[11] The IDEA expresses a preference that educational services be based on peer-reviewed research, but it is far less clear that, if a student's educational program is reasonably calculated to enable a child to make progress appropriate in light of the child's circumstances, that the lack of peer-reviewed research will nevertheless result in a denial of a FAPE.  As one court recently stated of the requirement "To the contrary, the IDEA explicitly says 'to the extent practicable,' which in and of itself suggests that peer-reviewed research is not always required (E.M. v. Lewisville Indep. Sch. Dist., 2018 WL 1510668, at *10 [E.D. Tex. Mar. 27, 2018], aff'd, 2019 WL 1466959 [5th Cir. Apr. 1, 2019]; see also Bd. of Educ. of Albuquerque Pub. Sch. v. Maez, 2017 WL 3278945, at *7 [D.N.M. Aug. 1, 2017]; J.S., 2017 WL 3149947, at *10 [noting that there is no absolute requirement that an IEP be supported by peer-reviewed research, but only that it be supported to the 'extent practicable.']; Damarcus S. v. Dist. of Columbia, 190 F. Supp. 3d 35, 51 [D.D.C. 2016] [rejecting the student's claim that an IEP that failed to specify the research-based, peer-reviewed instruction resulted in a denial of a FAPE]).

[12] According to the December 2019 IEP, the student was also on home instruction during the 2018-19 school year (see Dist. Ex. F at p. 7).

[13] The August 2020 CSE considered a half day BOCES program in career and technical education "to address transition goals and activities" (Dist. Exs. A at p. 2; C at pp. 61-62, 99; CCC at p. 22).  However, the parent rejected this program stating it was not an integrated setting and the student can learn "what he needs for transition in high school" (Dist. Exs. A at p 3; C at pp. 100, 104-105).

[14] The student is an alternatively assessed student for any State or district assessments of student achievement (Dist. Ex. B at p. 20).

[15] The district's director of pupil personnel services testified as to additional concerns regarding recommending a placement within the school district during the 2020-21 school year due to the COVID-19 pandemic (Parent Ex. CCC at pp. 53-54).  For example, she testified that due to the student's "developmental delays and deficits, he could not have managed the social distancing and mask requirements" placing his health and the health of others at risk (id.).  She further testified that the student requires prompts from his aide at lunch to wipe his mouth and clean his plate, and with the COVID-19 restrictions the aide could not assist the student during lunch (id.).  In addition, she testified that as a result of the student's toileting needs, he used the nurse's office bathroom; however, due to COVID-19 restrictions he would not be able to use the nurse's bathroom for the 2020-21 school year as the nurse's office was limited to students who were sick (id. at p. 53).

[16] Within the body of the decision, the IHO also directed the district to provide the parent with quarterly progress reports (IHO Decision at p. 12).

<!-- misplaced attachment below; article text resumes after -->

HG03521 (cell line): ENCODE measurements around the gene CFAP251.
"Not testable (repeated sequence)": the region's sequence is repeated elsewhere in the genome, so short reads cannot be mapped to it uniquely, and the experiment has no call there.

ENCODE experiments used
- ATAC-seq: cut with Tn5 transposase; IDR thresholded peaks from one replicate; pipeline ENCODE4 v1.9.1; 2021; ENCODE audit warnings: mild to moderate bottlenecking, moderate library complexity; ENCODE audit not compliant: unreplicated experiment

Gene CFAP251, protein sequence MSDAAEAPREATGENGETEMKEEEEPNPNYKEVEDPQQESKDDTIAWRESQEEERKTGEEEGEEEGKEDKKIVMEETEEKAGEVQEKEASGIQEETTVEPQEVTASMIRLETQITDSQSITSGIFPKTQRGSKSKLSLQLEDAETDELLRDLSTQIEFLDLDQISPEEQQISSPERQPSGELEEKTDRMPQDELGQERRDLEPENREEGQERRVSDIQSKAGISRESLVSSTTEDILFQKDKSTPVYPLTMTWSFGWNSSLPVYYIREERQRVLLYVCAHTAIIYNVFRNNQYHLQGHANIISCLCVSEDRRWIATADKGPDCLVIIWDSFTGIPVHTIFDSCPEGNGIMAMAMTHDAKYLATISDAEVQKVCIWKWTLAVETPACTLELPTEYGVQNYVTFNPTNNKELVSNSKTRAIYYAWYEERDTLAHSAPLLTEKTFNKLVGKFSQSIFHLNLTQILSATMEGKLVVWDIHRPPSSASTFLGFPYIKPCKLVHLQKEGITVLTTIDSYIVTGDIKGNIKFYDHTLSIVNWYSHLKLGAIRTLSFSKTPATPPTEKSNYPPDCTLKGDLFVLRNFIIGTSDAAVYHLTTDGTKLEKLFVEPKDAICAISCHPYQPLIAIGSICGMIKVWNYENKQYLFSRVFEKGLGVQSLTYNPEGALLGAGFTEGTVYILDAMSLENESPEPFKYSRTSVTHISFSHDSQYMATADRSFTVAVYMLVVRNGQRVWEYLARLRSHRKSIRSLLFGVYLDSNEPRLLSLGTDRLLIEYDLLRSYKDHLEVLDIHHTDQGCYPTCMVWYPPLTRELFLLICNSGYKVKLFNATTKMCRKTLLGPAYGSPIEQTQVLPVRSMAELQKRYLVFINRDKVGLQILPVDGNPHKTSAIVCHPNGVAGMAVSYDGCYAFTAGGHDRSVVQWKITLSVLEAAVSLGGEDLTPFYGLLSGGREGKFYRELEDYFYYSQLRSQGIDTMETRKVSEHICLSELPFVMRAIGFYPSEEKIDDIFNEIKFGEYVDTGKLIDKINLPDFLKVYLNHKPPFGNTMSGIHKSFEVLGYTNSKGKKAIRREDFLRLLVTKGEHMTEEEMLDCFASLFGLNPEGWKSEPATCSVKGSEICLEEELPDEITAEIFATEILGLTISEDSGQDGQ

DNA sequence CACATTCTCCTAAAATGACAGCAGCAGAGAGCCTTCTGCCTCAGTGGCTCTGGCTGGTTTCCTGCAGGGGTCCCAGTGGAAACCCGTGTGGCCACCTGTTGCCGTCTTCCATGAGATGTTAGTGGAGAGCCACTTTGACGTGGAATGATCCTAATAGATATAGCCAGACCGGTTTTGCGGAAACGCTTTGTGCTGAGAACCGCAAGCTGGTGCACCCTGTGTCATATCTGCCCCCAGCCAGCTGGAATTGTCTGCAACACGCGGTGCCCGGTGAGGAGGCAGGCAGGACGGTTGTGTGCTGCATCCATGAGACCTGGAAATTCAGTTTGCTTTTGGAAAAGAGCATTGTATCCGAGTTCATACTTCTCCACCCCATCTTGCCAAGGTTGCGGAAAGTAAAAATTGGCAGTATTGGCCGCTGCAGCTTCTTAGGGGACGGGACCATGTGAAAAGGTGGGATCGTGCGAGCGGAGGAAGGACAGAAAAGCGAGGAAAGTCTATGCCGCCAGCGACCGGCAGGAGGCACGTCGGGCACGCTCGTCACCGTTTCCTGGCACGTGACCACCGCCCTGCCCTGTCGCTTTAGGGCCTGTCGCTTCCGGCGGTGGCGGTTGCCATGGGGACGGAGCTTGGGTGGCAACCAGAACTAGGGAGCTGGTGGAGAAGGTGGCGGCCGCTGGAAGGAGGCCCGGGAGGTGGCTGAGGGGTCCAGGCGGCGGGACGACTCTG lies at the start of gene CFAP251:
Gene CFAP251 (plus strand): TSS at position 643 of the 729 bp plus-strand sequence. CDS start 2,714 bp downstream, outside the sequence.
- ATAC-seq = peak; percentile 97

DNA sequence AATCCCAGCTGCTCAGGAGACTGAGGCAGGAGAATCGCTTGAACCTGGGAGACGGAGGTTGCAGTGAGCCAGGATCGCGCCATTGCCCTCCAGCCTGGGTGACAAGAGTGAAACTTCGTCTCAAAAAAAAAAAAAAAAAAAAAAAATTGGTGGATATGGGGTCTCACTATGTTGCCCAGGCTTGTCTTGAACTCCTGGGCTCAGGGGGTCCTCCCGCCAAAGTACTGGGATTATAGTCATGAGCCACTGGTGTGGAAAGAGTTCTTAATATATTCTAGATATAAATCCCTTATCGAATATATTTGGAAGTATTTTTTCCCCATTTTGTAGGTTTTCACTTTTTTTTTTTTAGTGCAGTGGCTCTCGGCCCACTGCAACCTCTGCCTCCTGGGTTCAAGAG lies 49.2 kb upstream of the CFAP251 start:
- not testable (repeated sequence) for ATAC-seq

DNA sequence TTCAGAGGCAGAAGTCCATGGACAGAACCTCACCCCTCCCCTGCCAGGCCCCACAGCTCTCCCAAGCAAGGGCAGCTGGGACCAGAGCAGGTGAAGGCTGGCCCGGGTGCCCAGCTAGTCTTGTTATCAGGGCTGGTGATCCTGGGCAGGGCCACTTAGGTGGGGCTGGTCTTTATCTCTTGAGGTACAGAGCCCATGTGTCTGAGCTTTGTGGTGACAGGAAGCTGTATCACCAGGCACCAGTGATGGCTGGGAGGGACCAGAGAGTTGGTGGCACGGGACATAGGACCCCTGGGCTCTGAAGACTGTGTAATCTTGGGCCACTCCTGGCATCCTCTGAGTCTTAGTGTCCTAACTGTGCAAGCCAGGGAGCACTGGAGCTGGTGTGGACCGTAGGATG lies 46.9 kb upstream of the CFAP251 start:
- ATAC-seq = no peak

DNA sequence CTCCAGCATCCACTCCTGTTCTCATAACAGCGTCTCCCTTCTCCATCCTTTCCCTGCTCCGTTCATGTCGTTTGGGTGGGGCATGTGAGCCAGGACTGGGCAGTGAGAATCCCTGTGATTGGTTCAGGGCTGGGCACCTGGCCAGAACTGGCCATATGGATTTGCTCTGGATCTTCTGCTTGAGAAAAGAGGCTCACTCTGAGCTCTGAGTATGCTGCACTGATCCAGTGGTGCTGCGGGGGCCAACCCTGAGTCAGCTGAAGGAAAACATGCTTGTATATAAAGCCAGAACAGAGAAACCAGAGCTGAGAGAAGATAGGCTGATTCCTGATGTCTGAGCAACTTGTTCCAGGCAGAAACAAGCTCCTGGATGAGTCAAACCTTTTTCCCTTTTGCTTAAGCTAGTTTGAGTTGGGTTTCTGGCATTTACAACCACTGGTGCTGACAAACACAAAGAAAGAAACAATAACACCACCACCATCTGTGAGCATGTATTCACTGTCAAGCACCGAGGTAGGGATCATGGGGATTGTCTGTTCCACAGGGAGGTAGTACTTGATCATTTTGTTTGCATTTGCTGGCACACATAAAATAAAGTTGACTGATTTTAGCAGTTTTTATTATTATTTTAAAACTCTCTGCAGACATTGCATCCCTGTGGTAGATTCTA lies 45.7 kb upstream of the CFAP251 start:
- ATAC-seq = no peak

[17] In the parent's due process complaint notice and post-hearing brief, the parent requested "'back end' compensatory education" (IHO Ex. I at p. 20; Due Proc. Compl. Not. at p. 3).  The only explanation as to the parent's request for compensatory education was in a footnote in the post-hearing brief which indicated that "'make up' education within the school year is likely impossible" and requested "monetary reimbursement" for education to be obtained after the student's graduation (IHO Ex. I at p. 20 n. 47).

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[1] According to the IHO, the Court denied the parent's request for a preliminary injunction determining that the pendency placement was previously adjudicated and would not be modified (Interim IHO Decision at p. 3).

[2] As recently noted by the District Court of the Eastern District of New York in a matter between the same parties, although proceeding pro se, the parent is an attorney and, therefore his filings are "held to the same standards as pleadings drafted by lawyers" (C.K. v Westhampton Beach UFSD, 2020 WL 4740498, at *4 [E.D.N.Y. June 24, 2020], adopted at, 2020 WL 4743189 [E.D.N.Y. July 27, 2020]).

[3] The Supreme Court has stated that even if it is unreasonable to expect a student to attend a regular education setting and achieve on grade level, the educational program set forth in the student's IEP "must be appropriately ambitious in light of his [or her] circumstances, just as advancement from grade to grade is appropriately ambitious for most children in the regular classroom.  The goals may differ, but every child should have the chance to meet challenging objectives" (Endrew F., 137 S. Ct. at 1000).

[4] Here, the parent stated that he does not appeal from the IHO's findings that were in his favor and the district does not cross-appeal from the IHO's determinations that the August 2020 IEP transition goals were inadequate, that the district did not recommend a placement for the student, and that the district did not provide the parent with information regarding the student's progress towards his goals.  Therefore, to the extent that the district does not cross-appeal from the IHO's determinations of these issues, the IHO's findings on these issues have become final and binding on the parties.

[5] The request for review does not identify the August 2020 IEP present levels of performance as an issue for review; however, the parent argues in the Memorandum of Law that the present levels of performance were not appropriate.  Therefore, such argument is not properly raised and will not be considered herein.